Russia warns of strict measures if Estonia continues to oppress Sputnik

Sputnik's office in Tallinn.
Sputnik's office in Tallinn. Photo: Mihkel Maripuu

Russian Federation Council Speaker Valentina Matviyenko said that Russia will take reciprocal measures if the Estonian authorities continue their current policy toward Sputnik journalists by putting pressure on them, the TASS news agency reported on Thursday.

“We hope that Estonia will abandon this unprecedented unlawful initiative, we hope that they will think twice,” Matviyenko said.

“Otherwise, we will take corresponding measures, and they will be strict, because it is unacceptable to continue tolerating such actions and oppression of mass media,” she said.

According to the speaker, such actions against Sputnik will affect the general state of Russian-Estonian relations. “I would like to hope that Estonia has some semblance of sovereignty and that such statements regarding Sputnik simply coincided with the visit of UK Prime Minister [Boris Johnson] to Estonia,” Matviyenko said.

According to TASS, the Russian Federation Council sent letters to OSCE Representative on Freedom of the Media Harlem Desir and Council of Europe Commissioner for Human Rights Dunja Mijatovic, calling on them to influence the Estonian government in order to stop attempts to hinder the work of the Sputnik news agency.

The Estonian Ministry of Foreign Affairs explained on Wednesday that Sputnik was founded in 2014 by Rossiya Segodnya as its international branch. Director General of Rossiya Segodnya Dmitry Kiselyov is one of the Russian officials on the EU list of sanctioned persons as a supporter of the violation of the territorial integrity of Ukraine.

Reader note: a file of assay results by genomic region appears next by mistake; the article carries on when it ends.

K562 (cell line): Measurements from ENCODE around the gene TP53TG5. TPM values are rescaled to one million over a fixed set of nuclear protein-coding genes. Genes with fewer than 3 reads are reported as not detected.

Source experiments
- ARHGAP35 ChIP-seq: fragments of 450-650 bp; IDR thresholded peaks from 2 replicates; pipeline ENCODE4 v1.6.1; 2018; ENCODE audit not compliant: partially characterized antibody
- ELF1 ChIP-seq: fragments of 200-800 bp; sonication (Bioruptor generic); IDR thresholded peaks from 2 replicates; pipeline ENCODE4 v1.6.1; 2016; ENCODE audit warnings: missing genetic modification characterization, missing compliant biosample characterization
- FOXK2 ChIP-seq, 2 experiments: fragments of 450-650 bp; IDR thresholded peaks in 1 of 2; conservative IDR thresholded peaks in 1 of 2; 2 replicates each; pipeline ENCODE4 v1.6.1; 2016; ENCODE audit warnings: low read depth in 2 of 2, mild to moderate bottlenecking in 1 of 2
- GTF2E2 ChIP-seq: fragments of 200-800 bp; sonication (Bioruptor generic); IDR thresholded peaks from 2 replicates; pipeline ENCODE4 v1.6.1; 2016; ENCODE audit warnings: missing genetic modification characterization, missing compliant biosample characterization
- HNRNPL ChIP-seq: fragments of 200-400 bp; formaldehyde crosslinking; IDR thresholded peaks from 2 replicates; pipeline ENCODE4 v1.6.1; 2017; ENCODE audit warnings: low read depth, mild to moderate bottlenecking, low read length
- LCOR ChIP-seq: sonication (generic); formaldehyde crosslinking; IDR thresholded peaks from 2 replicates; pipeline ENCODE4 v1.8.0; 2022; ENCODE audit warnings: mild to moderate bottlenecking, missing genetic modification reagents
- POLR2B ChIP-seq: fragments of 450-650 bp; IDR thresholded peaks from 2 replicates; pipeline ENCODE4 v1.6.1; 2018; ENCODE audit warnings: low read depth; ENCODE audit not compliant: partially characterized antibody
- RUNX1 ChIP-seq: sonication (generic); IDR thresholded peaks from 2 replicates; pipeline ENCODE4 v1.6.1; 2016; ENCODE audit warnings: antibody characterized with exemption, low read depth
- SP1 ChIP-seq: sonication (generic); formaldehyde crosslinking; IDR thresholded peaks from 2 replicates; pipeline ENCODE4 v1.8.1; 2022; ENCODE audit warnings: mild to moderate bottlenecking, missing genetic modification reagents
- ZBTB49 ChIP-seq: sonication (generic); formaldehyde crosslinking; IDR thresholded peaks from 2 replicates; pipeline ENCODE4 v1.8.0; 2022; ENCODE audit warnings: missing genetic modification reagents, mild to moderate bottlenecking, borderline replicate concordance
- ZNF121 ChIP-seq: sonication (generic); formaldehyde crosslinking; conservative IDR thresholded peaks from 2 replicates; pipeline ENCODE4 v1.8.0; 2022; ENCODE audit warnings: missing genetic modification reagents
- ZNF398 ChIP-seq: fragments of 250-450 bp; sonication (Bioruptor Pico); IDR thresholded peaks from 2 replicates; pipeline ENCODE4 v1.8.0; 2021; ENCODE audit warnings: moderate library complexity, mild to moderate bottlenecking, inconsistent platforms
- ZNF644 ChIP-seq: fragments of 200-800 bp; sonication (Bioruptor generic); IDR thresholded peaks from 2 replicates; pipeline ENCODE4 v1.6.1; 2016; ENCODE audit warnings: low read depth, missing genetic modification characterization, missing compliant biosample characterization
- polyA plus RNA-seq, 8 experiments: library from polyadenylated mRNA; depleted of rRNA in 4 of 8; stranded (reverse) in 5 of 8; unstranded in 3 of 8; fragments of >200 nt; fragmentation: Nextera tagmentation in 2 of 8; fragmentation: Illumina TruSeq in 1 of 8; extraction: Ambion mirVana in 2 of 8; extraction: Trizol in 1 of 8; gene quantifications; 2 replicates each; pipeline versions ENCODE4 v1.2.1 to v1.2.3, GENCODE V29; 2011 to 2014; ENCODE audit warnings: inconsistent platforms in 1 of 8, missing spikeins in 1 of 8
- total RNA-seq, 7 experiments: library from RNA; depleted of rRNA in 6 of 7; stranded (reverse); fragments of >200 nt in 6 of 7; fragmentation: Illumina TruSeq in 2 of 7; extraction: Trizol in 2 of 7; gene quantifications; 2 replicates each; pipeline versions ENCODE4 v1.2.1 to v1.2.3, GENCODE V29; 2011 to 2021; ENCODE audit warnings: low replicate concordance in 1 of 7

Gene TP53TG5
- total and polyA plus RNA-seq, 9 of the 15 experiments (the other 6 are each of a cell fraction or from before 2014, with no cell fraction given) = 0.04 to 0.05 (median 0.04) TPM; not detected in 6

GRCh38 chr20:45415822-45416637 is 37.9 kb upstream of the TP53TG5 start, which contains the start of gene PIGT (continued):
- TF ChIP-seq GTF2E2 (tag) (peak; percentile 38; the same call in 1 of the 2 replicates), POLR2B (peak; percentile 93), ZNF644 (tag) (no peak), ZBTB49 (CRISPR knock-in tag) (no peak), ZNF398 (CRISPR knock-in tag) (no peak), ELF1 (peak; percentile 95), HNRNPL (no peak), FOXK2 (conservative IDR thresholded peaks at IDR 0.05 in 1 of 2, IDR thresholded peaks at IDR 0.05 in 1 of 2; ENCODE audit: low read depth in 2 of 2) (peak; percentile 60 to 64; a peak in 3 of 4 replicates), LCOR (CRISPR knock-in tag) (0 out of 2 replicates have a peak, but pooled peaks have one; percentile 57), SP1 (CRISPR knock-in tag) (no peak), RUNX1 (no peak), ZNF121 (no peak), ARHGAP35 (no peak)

On the basis of the personal sanctions imposed on Dmitry Kiselyov, Estonian banks in late October froze the bank accounts of Rossiya Segodnya.

In December, the Financial Intelligence Unit informed individuals who have an employment contract or employment relationship with Rossiya Segodnya that knowingly sanctioning or providing services to the organization could result in criminal liability, a stance unprejudiced by Sputnik’s media-related categorization and largely linked to Kiselyov’s status.

The journalistic content of Sputnik is of no importance from the perspective of application of financial sanctions. The decisive factor was Kiselyov’s role in the attack on Ukraine and his personal ties and benefiting from the activity of Rossiya Segodnya.

Russian President Vladimir Putin last week said that Estonian authorities are afraid of Russian journalists. “I am surprised by the events taking place in Estonia,” Putin said at a press conference last week when responding to complaints of persecution by the editor-in-chief of the Estonian arm of propaganda channel Sputnik.

Putin called Estonian authorities’ efforts an astonishing display of cynicism and suggested that the authorities were “afraid” of the Sputnik journalists’ activities.

Putin said that the West hypocritically accuses Russia of “clamping down” on its media, all the while European countries themselves are engaged in doing so.

“You do a great deal, and the attempts to interfere with your work by the country’s authorities must not go unnoticed,” he said.

“It is important to seek the opportunity for journalists to work in those countries that are afraid of your information, of your influence,” the Russian head of state said, promising to do his best to support Russian journalists with legal measures.